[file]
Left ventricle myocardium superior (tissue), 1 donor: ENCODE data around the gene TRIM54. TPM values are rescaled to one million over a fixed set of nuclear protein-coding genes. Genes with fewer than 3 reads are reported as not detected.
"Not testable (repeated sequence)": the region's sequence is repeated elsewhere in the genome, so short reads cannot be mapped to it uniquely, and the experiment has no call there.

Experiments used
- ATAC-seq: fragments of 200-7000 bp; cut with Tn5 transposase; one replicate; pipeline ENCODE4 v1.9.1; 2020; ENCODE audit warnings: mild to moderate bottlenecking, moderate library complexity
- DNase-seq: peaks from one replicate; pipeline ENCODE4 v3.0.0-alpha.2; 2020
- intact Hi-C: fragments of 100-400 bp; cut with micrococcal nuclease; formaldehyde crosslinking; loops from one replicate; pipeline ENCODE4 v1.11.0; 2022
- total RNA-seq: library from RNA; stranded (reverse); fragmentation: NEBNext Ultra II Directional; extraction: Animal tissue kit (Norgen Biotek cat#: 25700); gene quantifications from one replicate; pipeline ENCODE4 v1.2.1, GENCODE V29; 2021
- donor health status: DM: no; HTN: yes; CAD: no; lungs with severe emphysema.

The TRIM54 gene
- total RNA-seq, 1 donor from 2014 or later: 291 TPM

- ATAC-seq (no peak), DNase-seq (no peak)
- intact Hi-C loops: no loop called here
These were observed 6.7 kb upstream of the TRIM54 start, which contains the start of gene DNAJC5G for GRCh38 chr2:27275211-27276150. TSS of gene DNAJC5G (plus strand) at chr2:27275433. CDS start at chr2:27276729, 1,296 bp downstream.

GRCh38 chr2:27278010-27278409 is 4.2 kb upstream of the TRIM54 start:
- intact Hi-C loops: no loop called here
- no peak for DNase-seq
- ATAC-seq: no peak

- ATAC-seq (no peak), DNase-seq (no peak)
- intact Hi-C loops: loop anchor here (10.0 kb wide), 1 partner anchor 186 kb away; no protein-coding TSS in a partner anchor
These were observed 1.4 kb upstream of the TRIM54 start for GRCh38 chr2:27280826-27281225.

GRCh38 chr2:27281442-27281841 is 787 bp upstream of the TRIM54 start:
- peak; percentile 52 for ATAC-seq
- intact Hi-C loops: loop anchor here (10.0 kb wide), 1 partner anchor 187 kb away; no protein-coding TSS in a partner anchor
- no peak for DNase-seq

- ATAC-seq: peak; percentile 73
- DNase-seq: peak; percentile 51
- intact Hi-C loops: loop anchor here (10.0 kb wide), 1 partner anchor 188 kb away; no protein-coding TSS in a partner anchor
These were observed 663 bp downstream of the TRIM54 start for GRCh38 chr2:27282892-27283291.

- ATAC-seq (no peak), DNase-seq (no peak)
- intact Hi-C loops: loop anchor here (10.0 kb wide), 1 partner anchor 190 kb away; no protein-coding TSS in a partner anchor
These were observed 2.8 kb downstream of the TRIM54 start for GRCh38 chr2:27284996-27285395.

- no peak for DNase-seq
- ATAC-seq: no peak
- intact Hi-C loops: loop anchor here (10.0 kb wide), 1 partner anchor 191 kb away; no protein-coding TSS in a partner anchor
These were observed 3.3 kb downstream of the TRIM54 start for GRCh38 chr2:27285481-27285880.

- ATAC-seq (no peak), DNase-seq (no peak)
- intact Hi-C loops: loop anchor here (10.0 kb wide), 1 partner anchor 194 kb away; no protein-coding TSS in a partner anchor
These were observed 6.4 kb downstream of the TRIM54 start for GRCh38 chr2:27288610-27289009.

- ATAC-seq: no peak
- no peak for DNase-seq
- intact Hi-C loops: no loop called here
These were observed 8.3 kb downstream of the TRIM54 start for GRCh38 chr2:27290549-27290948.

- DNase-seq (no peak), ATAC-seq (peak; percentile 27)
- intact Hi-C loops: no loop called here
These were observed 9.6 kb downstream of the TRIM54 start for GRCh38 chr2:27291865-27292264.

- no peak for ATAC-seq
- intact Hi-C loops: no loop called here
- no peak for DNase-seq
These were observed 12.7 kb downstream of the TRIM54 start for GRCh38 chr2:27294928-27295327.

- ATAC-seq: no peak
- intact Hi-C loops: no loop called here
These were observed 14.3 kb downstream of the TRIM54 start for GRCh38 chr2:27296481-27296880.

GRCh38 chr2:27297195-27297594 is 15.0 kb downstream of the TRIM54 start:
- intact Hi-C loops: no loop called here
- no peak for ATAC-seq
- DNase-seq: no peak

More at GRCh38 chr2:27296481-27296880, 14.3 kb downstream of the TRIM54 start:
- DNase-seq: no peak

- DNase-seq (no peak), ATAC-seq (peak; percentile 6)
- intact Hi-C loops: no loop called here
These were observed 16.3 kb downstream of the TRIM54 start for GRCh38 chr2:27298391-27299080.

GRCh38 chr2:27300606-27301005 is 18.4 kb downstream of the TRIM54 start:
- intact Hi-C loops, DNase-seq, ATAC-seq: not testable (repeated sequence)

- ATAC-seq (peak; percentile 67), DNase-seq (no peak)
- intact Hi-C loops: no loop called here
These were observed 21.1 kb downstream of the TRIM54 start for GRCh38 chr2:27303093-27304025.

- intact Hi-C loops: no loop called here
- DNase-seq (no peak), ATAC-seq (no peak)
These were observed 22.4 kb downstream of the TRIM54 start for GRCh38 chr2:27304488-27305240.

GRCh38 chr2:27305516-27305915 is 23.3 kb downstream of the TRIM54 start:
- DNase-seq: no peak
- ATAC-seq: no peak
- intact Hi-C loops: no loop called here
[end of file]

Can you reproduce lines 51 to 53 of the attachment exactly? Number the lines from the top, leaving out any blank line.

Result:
- intact Hi-C loops: no loop called here
These were observed 14.3 kb downstream of the TRIM54 start for GRCh38 chr2:27296481-27296880.

GRCh38 chr2:27297195-27297594 is 15.0 kb downstream of the TRIM54 start: